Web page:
‘Get over the shock, this is reality’: challenging racism and violence against women and girls in Rotherham
October 3, 2019 — Comment
Written by Sophia Siddiqui
Why are specialist services for black and minoritised women and girls escaping violence so important? And why have the voices of those organisations been erased from the discussion around Child Sexual Exploitation (CSE) cases in Rotherham and other northern cities? Sophia Siddiqui travelled to Rotherham to find out.
‘For Rotherham’ was scrawled on the ammunition of the gunman who killed at least fifty people in a white supremacist attack at a mosque in Christchurch, New Zealand earlier this year. Rotherham as a place has become stigmatised, inescapably yoked to the child sexual abuse scandal that has been used by the far Right (and the mainstream) to fuel anti-Muslim racism.
Three days before the attack, in Rotherham, a number of Pakistani survivors of domestic abuse performed a play. In the opening scene, a 13-year-old schoolgirl sits with her head in her hands as the words ‘Paki’, ‘bomber’, ‘paedophile’, ‘rapist’, ‘terrorist’ are played, ‘all the words that my community can experience on a daily basis’, explains Zlakha Ahmed, founder of Apna Haq, a specialist service for minoritised women and children escaping violence in Rotherham. The play brought home the local impact of a racialised narrative on child sexual exploitation cases, demonstrating how the Pakistani community as a whole has been blamed for the crimes of a few.
‘When you talk to local women, mothers and young girls, they have shared how their 7-year-olds have been called paedophiles and rapists in the playground. Being spat at, stared out, called names or having your headscarf ripped off are things that my community expect to happen, all the time,’ Zlakha told me. But as well as fuelling racism, the toxic racialised narrative around child sexual exploitation (CSE) has erased BAME survivors who don’t fit the white female victim/Asian male offender stereotype. ‘One of the things that I’m forever challenging again is the concept of which children get abused.’ CSE can affect all children – regardless of gender identity, sexuality, ethnicity, faith or economic background – and across various contexts.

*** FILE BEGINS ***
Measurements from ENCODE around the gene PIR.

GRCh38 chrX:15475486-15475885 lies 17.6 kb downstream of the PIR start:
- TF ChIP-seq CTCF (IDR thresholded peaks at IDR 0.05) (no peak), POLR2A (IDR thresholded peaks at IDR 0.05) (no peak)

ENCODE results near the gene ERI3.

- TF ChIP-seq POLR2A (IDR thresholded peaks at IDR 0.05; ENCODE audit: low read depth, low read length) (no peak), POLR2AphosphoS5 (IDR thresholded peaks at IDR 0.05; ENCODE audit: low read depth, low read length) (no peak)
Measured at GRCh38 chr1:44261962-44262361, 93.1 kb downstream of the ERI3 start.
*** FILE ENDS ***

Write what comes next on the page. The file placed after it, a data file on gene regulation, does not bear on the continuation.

Apna Haq: an organisation on the front line
It is in this context that Apna Haq operates. Founded by Zlakha Ahmed, who is herself a survivor of CSE, Apna Haq (which means ‘our rights’ in Urdu) has been working towards the early intervention and prevention of violence against women/girls for the past twenty-five years. Building on the continued legacy of organisations such as Imkaan and Southall Black Sisters, Apna Haq is one of the few BAME specialist services left in the UK. The organisation takes a holistic approach that is both anti-racist and feminist – for women and children who experience racism and sexism simultaneously, one cannot be dealt with without the other.
As well as offering safety and protection, Apna Haq is committed to raising awareness and challenging the silence around violence against women and girls (VAWG) and challenging racism on the ground. This has involved putting together two three-day courses (now a certificate level diploma to be launched in October), for practitioners who have a very simplistic understanding of the issues, and for communities, in order to challenge the victim-blaming of girls and the excusing of men’s behaviour. ‘Until we have those discussions, we’re not going to change anything.’ These are practical, educational steps that Zlakha is hoping to take out across the country in order to challenge the root causes of violence, rather than simplistic solutions that say ‘these are the signs, look for these signs, report them’ which ultimately lead to carceral ‘solutions’ that don’t change anything.
For racialised women and girls, violence is often experienced at the intersection of state and interpersonal violence. The traumatic experience of domestic violence is further compounded by (eg,) insecure immigration status, poverty, inadequate housing and heavy-handed policing, which make it more difficult to leave an abusive relationship. And the particular vulnerabilities of BAME women (who are more likely to live in a deprived area, in poverty, experience the state care system, and are more likely to experience recurring forms of violence) means that specialist services are absolutely crucial.